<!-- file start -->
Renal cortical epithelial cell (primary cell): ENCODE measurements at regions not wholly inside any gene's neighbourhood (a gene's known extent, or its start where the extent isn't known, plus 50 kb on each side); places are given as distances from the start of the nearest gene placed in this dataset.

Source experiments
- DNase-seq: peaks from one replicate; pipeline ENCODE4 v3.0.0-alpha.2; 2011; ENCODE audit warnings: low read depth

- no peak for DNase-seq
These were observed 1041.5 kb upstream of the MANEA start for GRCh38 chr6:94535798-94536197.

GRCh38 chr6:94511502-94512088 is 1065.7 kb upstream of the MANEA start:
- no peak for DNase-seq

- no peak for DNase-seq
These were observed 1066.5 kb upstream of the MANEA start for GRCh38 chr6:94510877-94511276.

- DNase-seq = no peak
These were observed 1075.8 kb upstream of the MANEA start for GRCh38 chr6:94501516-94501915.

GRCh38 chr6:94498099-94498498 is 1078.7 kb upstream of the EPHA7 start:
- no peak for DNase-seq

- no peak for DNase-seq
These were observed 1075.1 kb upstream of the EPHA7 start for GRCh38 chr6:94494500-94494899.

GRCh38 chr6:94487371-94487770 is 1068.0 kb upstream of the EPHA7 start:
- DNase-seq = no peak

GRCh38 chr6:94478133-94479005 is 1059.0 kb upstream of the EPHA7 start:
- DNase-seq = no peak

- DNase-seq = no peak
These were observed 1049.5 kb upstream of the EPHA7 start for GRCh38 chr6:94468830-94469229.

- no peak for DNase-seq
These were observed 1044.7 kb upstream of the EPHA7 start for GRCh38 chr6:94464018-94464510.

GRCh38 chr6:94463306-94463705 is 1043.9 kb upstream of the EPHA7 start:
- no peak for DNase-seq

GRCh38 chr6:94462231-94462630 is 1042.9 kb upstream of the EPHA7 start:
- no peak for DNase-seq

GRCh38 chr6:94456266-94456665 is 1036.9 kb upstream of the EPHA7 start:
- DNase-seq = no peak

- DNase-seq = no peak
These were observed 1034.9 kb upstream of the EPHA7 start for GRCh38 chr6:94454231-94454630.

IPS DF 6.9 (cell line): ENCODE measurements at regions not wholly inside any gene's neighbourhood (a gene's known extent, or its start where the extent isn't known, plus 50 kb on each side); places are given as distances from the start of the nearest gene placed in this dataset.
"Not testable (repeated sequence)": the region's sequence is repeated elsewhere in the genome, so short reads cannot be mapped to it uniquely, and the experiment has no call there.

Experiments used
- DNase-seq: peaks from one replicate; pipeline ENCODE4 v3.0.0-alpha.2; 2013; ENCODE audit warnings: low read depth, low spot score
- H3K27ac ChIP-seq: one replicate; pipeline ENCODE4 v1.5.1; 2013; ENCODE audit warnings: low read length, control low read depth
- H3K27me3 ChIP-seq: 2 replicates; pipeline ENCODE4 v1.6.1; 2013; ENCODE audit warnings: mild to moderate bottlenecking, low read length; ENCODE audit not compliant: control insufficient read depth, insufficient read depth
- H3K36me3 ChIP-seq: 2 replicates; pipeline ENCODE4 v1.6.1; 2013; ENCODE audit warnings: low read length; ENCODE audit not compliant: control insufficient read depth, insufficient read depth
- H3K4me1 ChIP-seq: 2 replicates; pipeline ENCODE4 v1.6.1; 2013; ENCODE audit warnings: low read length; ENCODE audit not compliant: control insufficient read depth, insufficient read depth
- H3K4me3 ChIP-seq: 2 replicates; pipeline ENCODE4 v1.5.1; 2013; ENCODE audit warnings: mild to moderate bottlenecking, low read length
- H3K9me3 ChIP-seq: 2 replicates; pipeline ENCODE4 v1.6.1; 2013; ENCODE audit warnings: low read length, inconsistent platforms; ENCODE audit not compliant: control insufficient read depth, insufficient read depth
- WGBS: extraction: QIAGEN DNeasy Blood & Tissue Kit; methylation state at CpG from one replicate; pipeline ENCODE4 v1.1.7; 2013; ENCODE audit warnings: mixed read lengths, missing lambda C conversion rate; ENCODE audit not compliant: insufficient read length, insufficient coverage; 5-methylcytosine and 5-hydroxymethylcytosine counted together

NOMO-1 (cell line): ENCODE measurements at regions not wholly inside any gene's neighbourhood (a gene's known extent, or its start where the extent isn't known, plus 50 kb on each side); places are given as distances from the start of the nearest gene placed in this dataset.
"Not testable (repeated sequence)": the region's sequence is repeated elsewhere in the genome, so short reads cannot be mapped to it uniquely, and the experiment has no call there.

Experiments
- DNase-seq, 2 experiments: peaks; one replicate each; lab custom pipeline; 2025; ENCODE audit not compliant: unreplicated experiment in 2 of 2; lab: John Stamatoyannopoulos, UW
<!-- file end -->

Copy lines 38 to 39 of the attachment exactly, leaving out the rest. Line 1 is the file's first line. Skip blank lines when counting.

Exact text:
- H3K36me3 ChIP-seq: 2 replicates; pipeline ENCODE4 v1.6.1; 2013; ENCODE audit warnings: low read length; ENCODE audit not compliant: control insufficient read depth, insufficient read depth
- H3K4me1 ChIP-seq: 2 replicates; pipeline ENCODE4 v1.6.1; 2013; ENCODE audit warnings: low read length; ENCODE audit not compliant: control insufficient read depth, insufficient read depth